5 Visa Options International PhD Students Must Know To Work In The U.S.A.

Like most PhD students preparing to graduate, I started applying for jobs early.

I felt lucky to receive some positive responses right away.

In a very short period of time, I had interviews lined up with 4 different companies.

I went through multiple rounds of interviews, and even reached the stage of salary negotiation in 3 of these cases.

It all seemed to be going well.

Being proactive was paying off and now I was going to have a new job lined up before graduation.

So easy!

Too easy.

It didn’t take long for all 3 companies to retract their job offers.

All with similar vague and robotic responses that they decided to go a different route.


I thought I was a shoe-in for at least one of them!

I had received positive feedback from every person I met and I followed all the proper interview etiquette, down to the personalized thank-you letter.

I had done everything right.

Meanwhile, graduation was just around the corner and anxiety was building around my immigration status.

The immigration law states that international students attending school in the U.S. must have full-time employment within 90 days of graduation.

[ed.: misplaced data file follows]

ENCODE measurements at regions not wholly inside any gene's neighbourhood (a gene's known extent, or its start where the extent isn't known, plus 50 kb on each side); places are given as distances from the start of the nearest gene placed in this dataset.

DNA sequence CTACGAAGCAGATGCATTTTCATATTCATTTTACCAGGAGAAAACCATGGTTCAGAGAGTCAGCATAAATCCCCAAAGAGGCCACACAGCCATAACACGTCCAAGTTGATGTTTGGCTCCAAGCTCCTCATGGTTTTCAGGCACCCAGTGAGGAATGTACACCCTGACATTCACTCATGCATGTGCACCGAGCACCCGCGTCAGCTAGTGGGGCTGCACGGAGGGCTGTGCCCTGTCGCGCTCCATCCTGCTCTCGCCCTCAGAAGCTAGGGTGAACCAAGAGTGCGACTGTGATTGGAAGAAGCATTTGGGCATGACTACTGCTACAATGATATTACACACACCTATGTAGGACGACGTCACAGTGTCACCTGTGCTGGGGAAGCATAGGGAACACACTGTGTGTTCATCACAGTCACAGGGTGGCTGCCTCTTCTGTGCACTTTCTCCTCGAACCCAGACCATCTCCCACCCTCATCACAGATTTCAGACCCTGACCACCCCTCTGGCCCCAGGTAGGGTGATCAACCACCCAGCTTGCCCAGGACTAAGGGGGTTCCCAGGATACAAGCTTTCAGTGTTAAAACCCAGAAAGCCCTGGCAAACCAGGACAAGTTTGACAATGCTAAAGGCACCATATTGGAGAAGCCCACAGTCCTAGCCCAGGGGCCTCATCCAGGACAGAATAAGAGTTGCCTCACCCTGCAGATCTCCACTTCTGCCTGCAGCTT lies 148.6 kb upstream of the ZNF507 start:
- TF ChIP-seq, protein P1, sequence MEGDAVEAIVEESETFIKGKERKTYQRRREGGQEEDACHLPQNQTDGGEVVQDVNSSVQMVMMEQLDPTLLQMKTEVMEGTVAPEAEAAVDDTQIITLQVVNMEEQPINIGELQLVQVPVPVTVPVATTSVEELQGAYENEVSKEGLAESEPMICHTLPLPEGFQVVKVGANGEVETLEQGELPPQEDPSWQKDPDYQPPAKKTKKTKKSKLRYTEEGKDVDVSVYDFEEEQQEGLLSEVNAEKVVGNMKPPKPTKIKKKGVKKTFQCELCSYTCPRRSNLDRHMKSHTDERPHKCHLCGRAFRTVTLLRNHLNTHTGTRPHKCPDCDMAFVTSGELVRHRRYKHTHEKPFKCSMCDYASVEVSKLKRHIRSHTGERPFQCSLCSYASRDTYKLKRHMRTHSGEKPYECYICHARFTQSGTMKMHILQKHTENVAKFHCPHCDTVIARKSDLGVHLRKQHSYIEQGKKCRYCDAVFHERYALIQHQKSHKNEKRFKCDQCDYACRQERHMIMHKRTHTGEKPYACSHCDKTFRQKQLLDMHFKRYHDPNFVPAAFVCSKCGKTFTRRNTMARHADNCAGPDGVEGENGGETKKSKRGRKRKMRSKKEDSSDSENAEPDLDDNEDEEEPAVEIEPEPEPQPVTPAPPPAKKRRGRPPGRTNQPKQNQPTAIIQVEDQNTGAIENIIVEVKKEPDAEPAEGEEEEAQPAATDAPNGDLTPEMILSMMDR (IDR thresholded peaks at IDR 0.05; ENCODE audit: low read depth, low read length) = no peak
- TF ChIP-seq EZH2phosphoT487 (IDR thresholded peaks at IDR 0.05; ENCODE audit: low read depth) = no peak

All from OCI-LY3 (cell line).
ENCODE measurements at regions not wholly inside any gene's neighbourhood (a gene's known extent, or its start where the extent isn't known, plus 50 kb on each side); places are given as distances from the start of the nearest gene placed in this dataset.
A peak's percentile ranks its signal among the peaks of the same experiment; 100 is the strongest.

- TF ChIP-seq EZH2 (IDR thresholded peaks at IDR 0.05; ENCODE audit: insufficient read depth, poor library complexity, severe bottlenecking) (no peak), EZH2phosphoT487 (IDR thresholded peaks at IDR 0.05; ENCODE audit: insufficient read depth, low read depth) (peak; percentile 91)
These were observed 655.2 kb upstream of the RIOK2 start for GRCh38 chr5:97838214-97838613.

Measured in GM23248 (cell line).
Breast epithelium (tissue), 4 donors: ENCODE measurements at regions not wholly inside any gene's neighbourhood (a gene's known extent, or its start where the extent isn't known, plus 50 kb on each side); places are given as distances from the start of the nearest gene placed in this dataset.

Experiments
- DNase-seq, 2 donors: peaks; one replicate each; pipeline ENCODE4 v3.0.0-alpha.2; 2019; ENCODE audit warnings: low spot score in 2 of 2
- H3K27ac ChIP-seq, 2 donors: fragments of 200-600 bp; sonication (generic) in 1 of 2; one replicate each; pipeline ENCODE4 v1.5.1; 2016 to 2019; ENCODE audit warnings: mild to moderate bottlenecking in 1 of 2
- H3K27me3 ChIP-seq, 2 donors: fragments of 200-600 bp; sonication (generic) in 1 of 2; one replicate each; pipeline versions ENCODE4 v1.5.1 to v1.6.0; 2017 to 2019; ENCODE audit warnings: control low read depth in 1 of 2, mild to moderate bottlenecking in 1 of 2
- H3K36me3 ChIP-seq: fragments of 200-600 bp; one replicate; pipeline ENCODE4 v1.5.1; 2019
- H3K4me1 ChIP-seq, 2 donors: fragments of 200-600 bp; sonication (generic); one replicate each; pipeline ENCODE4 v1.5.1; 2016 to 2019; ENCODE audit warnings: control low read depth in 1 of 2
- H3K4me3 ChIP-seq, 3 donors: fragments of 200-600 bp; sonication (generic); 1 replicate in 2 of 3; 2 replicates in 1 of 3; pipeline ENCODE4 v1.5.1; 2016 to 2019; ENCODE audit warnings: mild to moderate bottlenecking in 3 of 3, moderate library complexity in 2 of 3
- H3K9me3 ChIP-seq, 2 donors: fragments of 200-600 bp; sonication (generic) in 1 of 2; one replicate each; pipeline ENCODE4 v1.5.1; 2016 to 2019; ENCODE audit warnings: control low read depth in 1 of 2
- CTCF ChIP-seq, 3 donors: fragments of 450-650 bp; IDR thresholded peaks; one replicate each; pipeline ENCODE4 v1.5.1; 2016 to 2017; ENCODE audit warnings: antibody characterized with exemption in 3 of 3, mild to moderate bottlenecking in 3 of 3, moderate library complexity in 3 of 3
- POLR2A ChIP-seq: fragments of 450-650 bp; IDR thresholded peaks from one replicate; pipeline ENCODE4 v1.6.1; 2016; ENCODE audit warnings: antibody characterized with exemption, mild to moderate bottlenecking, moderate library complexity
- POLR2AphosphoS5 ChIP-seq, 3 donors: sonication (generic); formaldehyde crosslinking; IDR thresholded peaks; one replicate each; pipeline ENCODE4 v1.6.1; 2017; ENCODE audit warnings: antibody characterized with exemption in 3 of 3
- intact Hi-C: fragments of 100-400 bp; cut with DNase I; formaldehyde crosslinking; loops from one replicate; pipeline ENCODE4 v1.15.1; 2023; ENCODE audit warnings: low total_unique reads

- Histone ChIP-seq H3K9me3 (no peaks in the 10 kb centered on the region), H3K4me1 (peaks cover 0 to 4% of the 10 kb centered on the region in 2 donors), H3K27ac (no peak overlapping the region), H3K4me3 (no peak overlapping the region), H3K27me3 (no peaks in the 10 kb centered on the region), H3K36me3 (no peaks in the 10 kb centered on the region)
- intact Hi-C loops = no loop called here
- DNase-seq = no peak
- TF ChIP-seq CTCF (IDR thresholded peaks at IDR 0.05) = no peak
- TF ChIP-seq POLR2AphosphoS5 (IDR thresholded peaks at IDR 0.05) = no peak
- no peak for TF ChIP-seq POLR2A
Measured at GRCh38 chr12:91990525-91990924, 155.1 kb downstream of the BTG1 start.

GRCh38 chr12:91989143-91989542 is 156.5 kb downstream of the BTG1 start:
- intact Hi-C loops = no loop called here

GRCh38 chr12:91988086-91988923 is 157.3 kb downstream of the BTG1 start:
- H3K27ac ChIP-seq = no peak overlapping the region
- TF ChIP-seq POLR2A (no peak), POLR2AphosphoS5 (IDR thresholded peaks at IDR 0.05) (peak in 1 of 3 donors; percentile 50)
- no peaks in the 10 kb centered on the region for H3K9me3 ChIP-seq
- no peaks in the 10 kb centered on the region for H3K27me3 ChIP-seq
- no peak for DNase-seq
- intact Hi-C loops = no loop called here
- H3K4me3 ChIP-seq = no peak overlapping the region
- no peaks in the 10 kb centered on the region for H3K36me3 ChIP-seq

Three months might sound like ample time — but it’s not.

Getting a response after submitting your industry resume, going through multiple rounds of interviews, and then eventually receiving a job offer often takes much longer than 3 months.

I frantically applied to more positions and networked as much as possible with industry professionals.

Fortunately, about a month after my graduation, I caught my break and landed a job.

I accepted the offer even though it wasn’t my first choice and the starting salary was lower than what I would have preferred.

But waiting wasn’t an option, given the 60 days I had left, and I couldn’t risk holding off and looking into other companies with the immigration laws looming overhead.

I didn’t realize that the reason offers were retracted or withheld was because I was an international student.

The employers did not want to deal with the hassle of additional immigration paperwork when they could hire someone equally as qualified with American citizenship.

I might have been the right choice, but I was the harder choice, so someone else got the job.

Getting chosen over a U.S. citizen — or someone with established permission to work in the U.S. — is an uphill climb.

It’s so much easier for companies to go with a simple hire without the paper trail process they perceive as being time-consuming and uncertain.